Palin’s Big Energy Policy Speech More of the Same

  • Published on October 29th, 2008

sarah palin and oil pipeline

[social_buttons]On Wednesday morning, Sarah Palin gave her second policy speech as Republican candidate for vice-president. Speaking at Xunlight Corporation, a thin-film solar PV manufacturing company in Toledo, Ohio, Palin did not present any new ideas or policy proposals on energy. Rather, Palin spoke about her qualifications to lead on the energy issue, citing her time as governor and her experience serving on the Alaska Oil and Gas Conservation Commission.

Calling Wednesday morning’s address ‘a major energy policy speech,’ is a stretch, to say the least. The speech was thoroughly infused with the familiar political rhetoric that rehashes the Alaska Governor’s now tired pleas for the increased production of fossil fuels, blames Democrats for our current energy situation and toots her own horn for taking on the old-boy, moneyed interests of big oil.

The irony that Palin was speaking at a solar cell manufacturing facility was particularly striking because she hardly mentioned anything but oil and gas. As The Washington Post reports, “While a sign declaring “Creating Green Collar Jobs for Ohio” festooned the hall in which Palin delivered her address, she only made a passing reference to the tour she took this morning of the small solar panel manufacturing facility.” And those passing references, were usually in the larger context of oil and gas.

“All who work in pursuit of new and clean energy sources understand that America’s energy problems do not go away when oil and gasoline prices fall, as they have in recent weeks. Oil today is running about sixty-four dollars a barrel — less than half of what it was just a couple of months ago. And though this sudden drop in prices sure makes a difference for families across America, the dangers of our dependence on foreign oil are just as they were before. It is just as great a threat.”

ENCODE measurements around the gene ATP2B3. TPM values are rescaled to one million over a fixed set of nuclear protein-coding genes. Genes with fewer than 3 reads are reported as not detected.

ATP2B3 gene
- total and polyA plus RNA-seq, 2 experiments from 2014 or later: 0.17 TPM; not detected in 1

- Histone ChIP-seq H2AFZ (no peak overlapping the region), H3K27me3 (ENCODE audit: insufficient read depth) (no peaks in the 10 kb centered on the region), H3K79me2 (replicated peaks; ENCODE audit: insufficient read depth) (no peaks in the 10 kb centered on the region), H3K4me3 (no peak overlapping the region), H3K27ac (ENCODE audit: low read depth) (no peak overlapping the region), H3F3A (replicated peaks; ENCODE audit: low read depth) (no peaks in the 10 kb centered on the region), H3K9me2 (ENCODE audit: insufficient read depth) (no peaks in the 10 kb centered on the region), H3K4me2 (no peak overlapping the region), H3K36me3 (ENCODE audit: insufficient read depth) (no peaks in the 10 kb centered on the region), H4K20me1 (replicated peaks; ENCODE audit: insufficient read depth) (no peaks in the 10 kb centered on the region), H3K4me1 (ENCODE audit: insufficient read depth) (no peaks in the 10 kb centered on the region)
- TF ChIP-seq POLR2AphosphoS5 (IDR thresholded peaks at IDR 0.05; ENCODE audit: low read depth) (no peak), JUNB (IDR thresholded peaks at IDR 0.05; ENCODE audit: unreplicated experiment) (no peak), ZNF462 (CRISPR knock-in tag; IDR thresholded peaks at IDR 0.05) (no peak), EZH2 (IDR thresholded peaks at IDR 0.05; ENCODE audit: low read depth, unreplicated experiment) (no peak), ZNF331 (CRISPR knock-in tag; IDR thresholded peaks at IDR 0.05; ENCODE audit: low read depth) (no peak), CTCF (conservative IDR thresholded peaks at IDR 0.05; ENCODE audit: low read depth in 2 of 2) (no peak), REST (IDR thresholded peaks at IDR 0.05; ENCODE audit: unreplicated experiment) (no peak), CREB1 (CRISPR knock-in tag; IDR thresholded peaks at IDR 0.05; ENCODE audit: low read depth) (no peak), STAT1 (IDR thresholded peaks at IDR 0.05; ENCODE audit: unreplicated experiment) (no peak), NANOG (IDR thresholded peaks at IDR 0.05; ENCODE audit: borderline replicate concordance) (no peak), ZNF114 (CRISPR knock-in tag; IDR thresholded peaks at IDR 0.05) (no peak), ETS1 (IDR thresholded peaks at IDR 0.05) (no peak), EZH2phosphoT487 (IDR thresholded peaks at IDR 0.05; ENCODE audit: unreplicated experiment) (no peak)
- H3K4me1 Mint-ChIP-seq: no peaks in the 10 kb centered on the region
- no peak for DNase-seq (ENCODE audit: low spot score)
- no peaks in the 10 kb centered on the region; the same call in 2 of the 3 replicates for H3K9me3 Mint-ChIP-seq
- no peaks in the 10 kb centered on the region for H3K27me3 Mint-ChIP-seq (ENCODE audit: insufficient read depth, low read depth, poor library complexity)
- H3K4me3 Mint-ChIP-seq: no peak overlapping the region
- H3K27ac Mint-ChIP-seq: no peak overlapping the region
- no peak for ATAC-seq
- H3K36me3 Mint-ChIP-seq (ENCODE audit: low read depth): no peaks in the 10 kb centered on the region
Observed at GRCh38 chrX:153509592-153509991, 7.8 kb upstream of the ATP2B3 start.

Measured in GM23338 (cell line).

The calling card for Palin and the Republicans has traditionally been to define energy as oil and gas, and to define everything else as “alternatives.” On Wednesday, Palin spoke of fossil fuels with what appeared to be a longing reverence while recounting her experience in Alaska. “Ever since I grew up I heard about this dream for a natural gas pipeline,” she said.

While Palin publicly endorsed John McCain’s support for a federal cap on greenhouse gas emissions, she indicated in today’s speech that a McCain-Palin administration would give energy suppliers a wealth of tax breaks and subsidies rather than simply mandate lower carbon emissions.

“And we will control greenhouse gas emissions by giving American businesses new incentives and new rewards to seek, instead of just giving them new taxes to pay and new orders to follow,” she said.

In a response released by the Obama campaign, Ohio governor Ted Strickland, criticized McCain’s proposal to cut corporate income tax rates, which he said would benefit the companies who trade in middle eastern oil.

“In a bit of rare straight talk, Sarah Palin attacked her own running mate’s record today by blaming our oil addiction on 30 years of failure’ in Washington,” Strickland said. “John McCain was there for twenty-six of those years, during which he voted against alternative sources of energy and stood with oil industry lobbyists instead.”

Palin’s policy speech recounted the energy independence theme she has been hammering at for the last several months. A theme she also touched on while introducing John McCain at a campaign stop in Hershey, Pennsylvania on Tuesday.

“In our administration, we will set this nation firmly on a course of energy independence and we will drill here and we will drill now. Drill baby drill! You betcha, we will drill baby drill and we’ll mine baby mine because we need American energy resources brought to you by American ingenuity and produced by American workers.”

While the theme of energy independence resonates with a lot of people, the way it is framed by Gov. Palin and many Republicans appears to be completely bereft of any environmental consideration whatsoever. The discourse of energy independence need not be owned by the ‘more baby more’ philosophy of natural resource use.

Image: Mike Licht via flickr under a Creative Commons License

About the Author

is the founder of ecopolitology and the executive editor at LiveOAK Media, a media network about the politics of energy and the environment, green business, cleantech, and green living. When not reading, writing, thinking or talking about environmental politics with anyone who will listen, Tim spends his time skiing in Colorado's high country, hiking with his dog, and getting dirty in his vegetable garden.